* 90 F. in the Twin Cities yesterday, today may be a couple degrees hotter, with slightly more humidity in the air.
* Slight severe storm risk over western half of Minnesota: best chance of strong/severe T-storms comes tonight.
* Rainfall amounts range from .25 to .50″ Friday night into Saturday morning.
* Drying out Saturday afternoon as skies clear from west to east.
* Light jacket/sweatshirt weather up north Saturday and Sunday night, lows dip close to 50.
* Sunday: better day with a sunny start, becoming partly sunny by afternoon – late day shower possible from Duluth south to the Twin Cities and the St. Croix River Valley. Sunday will feel more like mid/late September with highs holding in the 70s….even some 60s far northern MN.
4th of July Preview
* Information is still sketchy, the computer models a bit contradictory. Right now Friday looks like the warmest day: highs in the upper 70s to low 80s.
* Friday and Saturday (4th) appear to be the 2 nicest days for outdoor plans with plenty of sun both days, Saturday highs: 75-80 F. High pressure remains in control of our weather both days.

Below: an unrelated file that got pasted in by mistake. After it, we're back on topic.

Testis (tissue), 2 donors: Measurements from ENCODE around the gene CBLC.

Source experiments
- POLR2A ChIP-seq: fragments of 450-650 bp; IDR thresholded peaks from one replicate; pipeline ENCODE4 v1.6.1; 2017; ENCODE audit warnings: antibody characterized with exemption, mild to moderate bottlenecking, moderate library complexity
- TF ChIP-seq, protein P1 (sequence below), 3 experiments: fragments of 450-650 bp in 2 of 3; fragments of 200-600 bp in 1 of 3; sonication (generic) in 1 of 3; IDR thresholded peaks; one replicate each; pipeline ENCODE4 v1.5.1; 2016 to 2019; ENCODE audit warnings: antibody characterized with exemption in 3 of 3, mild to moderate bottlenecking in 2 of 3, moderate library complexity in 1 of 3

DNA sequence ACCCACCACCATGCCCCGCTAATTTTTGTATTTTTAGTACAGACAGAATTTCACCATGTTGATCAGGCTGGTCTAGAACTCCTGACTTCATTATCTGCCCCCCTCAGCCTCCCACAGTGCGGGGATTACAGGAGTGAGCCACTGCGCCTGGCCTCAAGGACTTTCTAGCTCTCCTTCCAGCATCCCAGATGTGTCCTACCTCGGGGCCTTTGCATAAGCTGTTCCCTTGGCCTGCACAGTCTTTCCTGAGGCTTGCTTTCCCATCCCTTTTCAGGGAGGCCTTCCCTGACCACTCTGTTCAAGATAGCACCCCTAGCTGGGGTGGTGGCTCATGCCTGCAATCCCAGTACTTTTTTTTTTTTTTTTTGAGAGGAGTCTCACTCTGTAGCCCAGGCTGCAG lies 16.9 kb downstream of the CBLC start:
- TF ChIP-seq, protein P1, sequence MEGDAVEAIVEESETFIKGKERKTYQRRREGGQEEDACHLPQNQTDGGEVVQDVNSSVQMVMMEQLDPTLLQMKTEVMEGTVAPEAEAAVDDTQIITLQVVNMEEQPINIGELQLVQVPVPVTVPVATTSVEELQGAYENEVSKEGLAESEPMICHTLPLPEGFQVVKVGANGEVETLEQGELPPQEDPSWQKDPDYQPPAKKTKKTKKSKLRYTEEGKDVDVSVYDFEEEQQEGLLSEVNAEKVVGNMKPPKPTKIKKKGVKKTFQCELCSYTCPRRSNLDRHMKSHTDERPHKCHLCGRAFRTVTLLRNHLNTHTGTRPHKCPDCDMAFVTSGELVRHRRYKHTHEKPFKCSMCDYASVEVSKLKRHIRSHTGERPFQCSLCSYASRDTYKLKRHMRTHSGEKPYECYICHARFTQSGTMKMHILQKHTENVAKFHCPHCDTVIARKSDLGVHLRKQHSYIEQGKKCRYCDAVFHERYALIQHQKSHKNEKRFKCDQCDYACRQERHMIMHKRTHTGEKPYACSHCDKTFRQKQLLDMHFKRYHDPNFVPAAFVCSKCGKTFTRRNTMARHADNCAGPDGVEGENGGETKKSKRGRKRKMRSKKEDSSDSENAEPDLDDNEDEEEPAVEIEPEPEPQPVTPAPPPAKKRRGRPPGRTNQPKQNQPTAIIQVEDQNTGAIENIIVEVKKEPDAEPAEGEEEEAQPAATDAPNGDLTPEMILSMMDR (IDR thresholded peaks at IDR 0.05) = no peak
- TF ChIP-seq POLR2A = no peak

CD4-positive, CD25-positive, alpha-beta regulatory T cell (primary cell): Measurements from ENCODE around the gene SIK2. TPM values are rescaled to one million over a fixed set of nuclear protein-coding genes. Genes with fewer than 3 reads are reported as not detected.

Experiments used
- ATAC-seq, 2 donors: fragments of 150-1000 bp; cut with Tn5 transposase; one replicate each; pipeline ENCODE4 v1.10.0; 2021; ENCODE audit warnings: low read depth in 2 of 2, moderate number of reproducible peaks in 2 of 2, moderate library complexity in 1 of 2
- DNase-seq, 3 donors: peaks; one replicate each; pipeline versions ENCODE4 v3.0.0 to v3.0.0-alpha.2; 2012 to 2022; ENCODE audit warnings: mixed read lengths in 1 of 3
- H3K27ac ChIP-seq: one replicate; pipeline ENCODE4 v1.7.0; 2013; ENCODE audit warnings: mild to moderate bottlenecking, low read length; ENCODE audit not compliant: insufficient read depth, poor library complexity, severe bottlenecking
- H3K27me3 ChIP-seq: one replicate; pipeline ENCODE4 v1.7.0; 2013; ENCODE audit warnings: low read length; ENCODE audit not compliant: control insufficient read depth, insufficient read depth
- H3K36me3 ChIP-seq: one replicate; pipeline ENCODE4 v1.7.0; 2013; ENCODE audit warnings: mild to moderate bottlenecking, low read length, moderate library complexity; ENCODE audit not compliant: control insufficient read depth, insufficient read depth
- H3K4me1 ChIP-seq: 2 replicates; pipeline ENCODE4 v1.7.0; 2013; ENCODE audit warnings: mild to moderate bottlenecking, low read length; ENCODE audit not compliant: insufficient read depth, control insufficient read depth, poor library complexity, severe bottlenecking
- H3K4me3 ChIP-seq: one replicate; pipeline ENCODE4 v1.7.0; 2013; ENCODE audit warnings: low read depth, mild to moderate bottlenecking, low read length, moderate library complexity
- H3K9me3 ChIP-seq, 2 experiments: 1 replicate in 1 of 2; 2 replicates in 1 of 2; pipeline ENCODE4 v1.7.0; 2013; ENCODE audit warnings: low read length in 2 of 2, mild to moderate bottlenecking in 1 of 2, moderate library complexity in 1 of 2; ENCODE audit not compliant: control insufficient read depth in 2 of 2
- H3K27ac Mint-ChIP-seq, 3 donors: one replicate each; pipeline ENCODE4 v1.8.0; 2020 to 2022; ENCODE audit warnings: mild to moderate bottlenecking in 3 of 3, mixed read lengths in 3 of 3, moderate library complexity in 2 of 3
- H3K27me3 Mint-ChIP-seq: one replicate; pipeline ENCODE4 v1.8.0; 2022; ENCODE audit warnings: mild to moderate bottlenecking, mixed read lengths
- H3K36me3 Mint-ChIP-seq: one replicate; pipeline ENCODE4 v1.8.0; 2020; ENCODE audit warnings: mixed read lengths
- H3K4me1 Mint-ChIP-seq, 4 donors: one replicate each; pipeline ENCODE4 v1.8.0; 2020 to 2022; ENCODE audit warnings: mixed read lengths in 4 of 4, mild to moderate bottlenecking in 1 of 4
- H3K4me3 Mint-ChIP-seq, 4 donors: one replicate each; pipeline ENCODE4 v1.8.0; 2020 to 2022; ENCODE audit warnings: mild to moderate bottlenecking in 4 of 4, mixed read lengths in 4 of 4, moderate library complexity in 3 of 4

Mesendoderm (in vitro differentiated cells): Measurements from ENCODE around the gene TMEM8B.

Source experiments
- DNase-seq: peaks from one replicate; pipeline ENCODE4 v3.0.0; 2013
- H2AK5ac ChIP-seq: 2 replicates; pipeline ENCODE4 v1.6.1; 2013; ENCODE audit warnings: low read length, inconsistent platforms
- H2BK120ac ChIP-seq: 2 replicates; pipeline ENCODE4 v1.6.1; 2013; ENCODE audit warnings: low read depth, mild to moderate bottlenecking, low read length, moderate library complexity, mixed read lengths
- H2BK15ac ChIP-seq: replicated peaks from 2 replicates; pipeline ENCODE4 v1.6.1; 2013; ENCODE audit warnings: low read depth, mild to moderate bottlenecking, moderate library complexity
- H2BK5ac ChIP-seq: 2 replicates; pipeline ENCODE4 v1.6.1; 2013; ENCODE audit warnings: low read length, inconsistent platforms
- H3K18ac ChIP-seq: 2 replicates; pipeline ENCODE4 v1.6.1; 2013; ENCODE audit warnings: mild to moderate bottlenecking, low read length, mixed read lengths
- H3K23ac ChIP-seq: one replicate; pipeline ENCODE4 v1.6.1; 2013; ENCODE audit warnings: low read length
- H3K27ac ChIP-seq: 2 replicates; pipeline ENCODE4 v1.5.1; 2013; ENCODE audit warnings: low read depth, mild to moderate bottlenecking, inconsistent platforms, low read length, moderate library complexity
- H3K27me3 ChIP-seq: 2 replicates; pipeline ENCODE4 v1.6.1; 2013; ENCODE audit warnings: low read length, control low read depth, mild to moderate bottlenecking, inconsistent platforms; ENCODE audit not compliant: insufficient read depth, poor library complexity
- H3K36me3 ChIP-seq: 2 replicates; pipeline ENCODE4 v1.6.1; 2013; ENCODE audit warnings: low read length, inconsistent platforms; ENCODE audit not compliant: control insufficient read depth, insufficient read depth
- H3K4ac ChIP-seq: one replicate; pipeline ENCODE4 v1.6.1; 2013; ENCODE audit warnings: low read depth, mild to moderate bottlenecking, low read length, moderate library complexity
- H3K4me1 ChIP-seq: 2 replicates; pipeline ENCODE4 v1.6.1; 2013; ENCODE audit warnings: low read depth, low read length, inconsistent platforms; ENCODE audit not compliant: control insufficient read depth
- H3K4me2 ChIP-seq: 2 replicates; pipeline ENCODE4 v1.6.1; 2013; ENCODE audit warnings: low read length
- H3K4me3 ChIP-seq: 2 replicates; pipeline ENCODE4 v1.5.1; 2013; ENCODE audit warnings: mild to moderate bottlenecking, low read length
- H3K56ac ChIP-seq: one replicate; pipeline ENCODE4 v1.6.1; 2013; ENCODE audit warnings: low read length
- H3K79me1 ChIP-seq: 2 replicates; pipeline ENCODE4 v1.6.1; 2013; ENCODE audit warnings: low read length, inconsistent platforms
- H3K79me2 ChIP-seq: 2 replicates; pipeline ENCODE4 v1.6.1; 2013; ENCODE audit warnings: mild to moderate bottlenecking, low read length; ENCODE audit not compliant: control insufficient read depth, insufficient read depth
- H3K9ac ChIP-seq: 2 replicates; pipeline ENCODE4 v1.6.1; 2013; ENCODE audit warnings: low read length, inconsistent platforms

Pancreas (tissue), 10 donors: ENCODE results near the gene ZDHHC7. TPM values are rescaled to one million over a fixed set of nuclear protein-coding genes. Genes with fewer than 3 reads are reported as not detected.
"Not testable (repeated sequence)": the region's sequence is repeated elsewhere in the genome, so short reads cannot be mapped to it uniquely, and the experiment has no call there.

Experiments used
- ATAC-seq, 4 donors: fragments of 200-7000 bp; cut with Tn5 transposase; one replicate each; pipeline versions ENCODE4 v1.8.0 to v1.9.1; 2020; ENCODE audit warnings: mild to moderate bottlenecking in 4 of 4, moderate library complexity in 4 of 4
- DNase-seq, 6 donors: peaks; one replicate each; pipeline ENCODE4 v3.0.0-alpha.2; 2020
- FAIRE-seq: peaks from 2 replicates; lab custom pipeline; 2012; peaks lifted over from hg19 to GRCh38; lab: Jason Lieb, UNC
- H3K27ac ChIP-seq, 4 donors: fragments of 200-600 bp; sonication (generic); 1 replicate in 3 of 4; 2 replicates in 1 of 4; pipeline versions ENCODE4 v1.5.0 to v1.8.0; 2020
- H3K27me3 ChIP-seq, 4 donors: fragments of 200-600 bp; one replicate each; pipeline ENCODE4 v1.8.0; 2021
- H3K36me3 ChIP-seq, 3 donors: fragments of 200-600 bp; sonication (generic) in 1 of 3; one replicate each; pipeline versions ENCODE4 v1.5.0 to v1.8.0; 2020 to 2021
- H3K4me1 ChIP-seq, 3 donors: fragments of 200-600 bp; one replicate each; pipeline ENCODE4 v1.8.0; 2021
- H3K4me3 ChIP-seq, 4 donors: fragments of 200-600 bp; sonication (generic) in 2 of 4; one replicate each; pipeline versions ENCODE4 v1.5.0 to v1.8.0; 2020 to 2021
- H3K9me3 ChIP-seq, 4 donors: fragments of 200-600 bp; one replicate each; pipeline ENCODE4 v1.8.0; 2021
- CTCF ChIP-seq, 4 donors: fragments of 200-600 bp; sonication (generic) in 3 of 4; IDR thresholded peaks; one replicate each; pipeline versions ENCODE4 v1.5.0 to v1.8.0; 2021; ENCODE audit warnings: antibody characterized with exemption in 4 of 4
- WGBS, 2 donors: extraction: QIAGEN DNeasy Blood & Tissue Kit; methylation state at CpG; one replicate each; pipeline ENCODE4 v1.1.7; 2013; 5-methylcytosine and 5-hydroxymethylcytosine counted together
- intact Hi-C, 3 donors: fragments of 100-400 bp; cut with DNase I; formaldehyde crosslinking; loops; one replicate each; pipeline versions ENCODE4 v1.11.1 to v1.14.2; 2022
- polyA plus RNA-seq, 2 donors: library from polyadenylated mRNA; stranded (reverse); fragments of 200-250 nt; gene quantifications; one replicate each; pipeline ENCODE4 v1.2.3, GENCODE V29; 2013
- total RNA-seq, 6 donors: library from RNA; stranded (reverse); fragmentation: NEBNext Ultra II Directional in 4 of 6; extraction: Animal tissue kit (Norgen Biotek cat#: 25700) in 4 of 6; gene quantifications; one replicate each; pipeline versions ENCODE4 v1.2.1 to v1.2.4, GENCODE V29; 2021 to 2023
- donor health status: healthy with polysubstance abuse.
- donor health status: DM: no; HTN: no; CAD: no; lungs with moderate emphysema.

* Sunday: more 70s, growing chance of showers and T-storms, best chance mid/late afternoon. A storm approaching from the west pushes the heaviest showers/storms into northern/western MN, eastern MN/Wisconsin may stay dry much of the day.
SPC Outlook for 7 am today through 7 am Saturday, showing a slight risk of isolated severe storms over western and central Minnesota. Most of the storms should rumble in tonight, probably after dark; a very tiny percentage capable of large hail and damaging straight-line winds.
Latest Drought Monitor for Minnesota, showing drier than average conditions over the southern half of Minnesota. East central and southeastern counties are still in a moderate/severe drought, the worst conditions over the eastern suburbs of the Twin Cities.
WRF/NAM Forecast for 7 am Saturday morning, showing heavy showers/storms pushing across the state. The heaviest rains are forecast for central and northern counties. There is a VERY good chance we’ll all wake up to puddles Saturday morning, but skies should brighten by midday, with some PM sun and a drier, less humid northwest breeze kicking in after lunch.
WRF/NAM Outlook for 7 am Sunday, showing dry weather statewide. The lines crossing Minnesota are predicted isobars, lines of constant atmospheric pressure, implying a northwest breeze. The closer isobars are spaced together, the stronger the winds blowing at the surface. Sunday winds will blow from the northwest at 10-20 mph with higher gusts. Lingering cold air aloft may spark patchy PM clouds, especially over the lakes district up north. A few instability showers are possible far eastern MN by late afternoon, from the MN Arrowhead south to Taylor’s Falls, the Twin Cities and St. Croix river valley. Even so, the vast majority of the day should be dry.